Future Directions
In the preliminary stage of its development, the HELA showed high reliability and strong clinical utility; however, additional refinement is needed. Future efforts to refine the HELA should include a larger sample of older adults with low vision and use of multiple raters to further establish test–retest reliability. Long-term goals include use of the HELA to study the efficacy of client-centered home lighting intervention and determining its utility with a general older adult population.
Implications for Use in Occupational Therapy Practice and Research
The HELA shows promise as a reliable near-task home lighting evaluation tool that has demonstrated clinical utility. ICCs ranged from .83 to 1.0, indicating strong interrater reliability. Test–retest reliability was moderate (ICC = .67). Positive clinical utility ratings were based on the experience of 5 occupational therapists administering the HELA to 22 clients in their low vision rehabilitation practices as well as the research team’s experience with the measure.
The HELA has the potential to advance the current state of home lighting assessment and affect assessment and intervention practices of low vision rehabilitation professionals and near-task performance of clients with low vision. Implications for practice are as follows:
  • The HELA enables practitioners to assess the quantitative and qualitative aspects of the home lighting environment.

  • The checklist format of the lighting intervention section offers the clinician a guide for planning lighting modifications.

  • Use of the MNRead or the Colenbrander Mixed Contrast Reading Card (Colenbrander & Fletcher, 2004), in conjunction with the HELA, allows for objective assessment of reading acuity pre- and postintervention. Although performance on the MNRead before and after intervention was not the focus of our efforts, we found that most of our participants experienced some degree of improvement in reading acuity, critical print size, or both as a result of lighting changes. Sharing information of this nature with clients may have a positive impact on their receptivity to lighting modifications.

Finally, the HELA could be used as an outcome measure in future studies designed to evaluate the efficacy of home lighting modifications. The majority of lighting studies related to the low vision population focus on measuring the benefit of increasing light levels in controlled environments (Bowers et al., 2001; Brunnström et al., 2004; Cornelissen et al., 1995). Studies that examine the impact of a home-based, client-centered, multifaceted approach to lighting intervention are needed. The impact of lighting changes on the qualitative experience of lighting environments should be assessed as well. For some older adults with low vision, the goal of lighting improvements may be to read or cross-stitch for longer periods of time or with less eye strain. Studies of this nature would reflect the way in which occupational therapists address the effects of the environment on occupational performance, participation, and quality of life.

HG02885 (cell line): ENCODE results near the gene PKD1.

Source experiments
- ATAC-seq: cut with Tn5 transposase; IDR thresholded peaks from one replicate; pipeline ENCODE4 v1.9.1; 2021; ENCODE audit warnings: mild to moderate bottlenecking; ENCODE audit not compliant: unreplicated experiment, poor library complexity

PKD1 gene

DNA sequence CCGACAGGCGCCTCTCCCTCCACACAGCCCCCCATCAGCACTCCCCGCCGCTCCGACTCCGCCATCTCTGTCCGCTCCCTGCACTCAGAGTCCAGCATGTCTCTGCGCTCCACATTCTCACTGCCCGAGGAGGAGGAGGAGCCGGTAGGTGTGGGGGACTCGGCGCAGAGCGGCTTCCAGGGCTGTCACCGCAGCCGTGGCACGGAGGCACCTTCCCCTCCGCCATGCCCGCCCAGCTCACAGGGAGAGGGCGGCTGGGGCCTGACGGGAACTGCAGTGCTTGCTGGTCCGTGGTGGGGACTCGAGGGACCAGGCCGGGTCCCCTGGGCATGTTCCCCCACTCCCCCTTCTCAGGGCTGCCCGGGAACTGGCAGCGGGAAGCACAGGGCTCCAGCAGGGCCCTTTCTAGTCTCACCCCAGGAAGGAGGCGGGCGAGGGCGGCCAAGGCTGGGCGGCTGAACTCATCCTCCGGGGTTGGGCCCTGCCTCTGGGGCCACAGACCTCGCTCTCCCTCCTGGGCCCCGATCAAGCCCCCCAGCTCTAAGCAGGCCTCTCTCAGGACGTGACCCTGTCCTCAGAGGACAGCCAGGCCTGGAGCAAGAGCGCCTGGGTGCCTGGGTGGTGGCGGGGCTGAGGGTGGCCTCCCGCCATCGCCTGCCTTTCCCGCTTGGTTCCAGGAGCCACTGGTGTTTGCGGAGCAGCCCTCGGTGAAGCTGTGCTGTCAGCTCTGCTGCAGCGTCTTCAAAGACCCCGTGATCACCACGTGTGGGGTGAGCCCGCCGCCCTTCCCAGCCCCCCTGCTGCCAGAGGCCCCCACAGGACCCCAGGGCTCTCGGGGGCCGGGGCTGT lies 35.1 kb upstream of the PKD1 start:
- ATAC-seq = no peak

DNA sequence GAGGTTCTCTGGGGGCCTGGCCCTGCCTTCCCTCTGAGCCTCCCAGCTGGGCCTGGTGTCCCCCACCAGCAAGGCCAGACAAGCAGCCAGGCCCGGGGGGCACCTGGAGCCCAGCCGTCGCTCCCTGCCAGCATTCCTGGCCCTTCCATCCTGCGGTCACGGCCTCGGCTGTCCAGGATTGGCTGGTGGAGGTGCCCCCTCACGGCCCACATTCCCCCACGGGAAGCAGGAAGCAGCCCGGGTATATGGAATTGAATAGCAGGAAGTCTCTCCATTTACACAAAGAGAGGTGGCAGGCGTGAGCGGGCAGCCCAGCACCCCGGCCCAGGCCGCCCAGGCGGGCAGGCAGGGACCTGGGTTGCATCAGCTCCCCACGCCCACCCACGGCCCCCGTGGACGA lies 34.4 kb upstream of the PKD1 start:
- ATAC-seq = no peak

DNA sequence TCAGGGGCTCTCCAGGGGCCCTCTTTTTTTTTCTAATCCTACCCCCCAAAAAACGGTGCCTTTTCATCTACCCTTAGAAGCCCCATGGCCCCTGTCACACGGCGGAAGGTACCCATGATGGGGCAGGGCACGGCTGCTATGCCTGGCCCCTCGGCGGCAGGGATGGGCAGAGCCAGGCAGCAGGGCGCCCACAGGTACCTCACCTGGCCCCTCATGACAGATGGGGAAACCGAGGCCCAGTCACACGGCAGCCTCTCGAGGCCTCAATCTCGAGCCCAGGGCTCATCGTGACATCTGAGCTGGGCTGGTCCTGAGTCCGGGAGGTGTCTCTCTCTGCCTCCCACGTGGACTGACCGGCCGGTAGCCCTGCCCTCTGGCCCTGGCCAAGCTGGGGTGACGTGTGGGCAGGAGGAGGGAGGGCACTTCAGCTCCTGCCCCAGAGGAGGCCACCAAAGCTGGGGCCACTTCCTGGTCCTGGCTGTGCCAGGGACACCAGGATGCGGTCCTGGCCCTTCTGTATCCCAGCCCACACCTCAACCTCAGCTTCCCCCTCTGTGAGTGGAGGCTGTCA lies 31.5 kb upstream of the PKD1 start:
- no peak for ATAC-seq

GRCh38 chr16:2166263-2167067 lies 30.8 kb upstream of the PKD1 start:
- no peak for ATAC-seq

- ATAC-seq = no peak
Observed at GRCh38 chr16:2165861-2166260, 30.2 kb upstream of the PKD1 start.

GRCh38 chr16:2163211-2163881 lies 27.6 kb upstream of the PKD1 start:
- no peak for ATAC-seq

Acknowledgments
We acknowledge the contributions of the following occupational therapy graduate students at Washington University in St. Louis Program in Occupational Therapy: Kate Baker, Victoria Boren, Lily Downs, Jennifer Gendeman, Caitlin Kemper, Amanda Kokoszka, Janae Kreider, Jessica Maurer, Kari Miller, Amanda Mohler, Christine Rathman, Katie Wessels, Kandace West, Danika Wilson, and Elizabeth Wilson. In addition, we express our gratitude to the occupational therapists who used the HELA on a trial basis: Jen Kaldenberg, Karen Kendrick, Lauren Nisbet, Kim Schoessow, and Nilima Tanna. Preliminary results of this study were presented at the annual Envision Conference in St. Louis, Missouri, September 2012.
This article was made possible by the Washington University Program in Occupational Therapy Funding Program Award and Grant Number UL1 RR024992 from the National Center for Research Resources (NCRR), a component of the National Institutes of Health (NIH), and NIH Roadmap for Medical Research. Its contents are solely the responsibility of the authors and do not necessarily represent the official view of NCRR or NIH.
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Table 1.
Home Environment Lighting Assessment (HELA)
Home Environment Lighting Assessment (HELA)×
HELA SectionsContent
Preintervention• Description of the lighting environment
 — Illumination sources and position
 — Client seating arrangement
 — Position of reading material
 — Window treatments and outdoor lighting
 — Influence of glare
• Light meter assessment
• Photo (optional)
• MNRead (Chart 1)
• Quality of near-task experience
 — Eye strain with current lighting
 — Overall satisfaction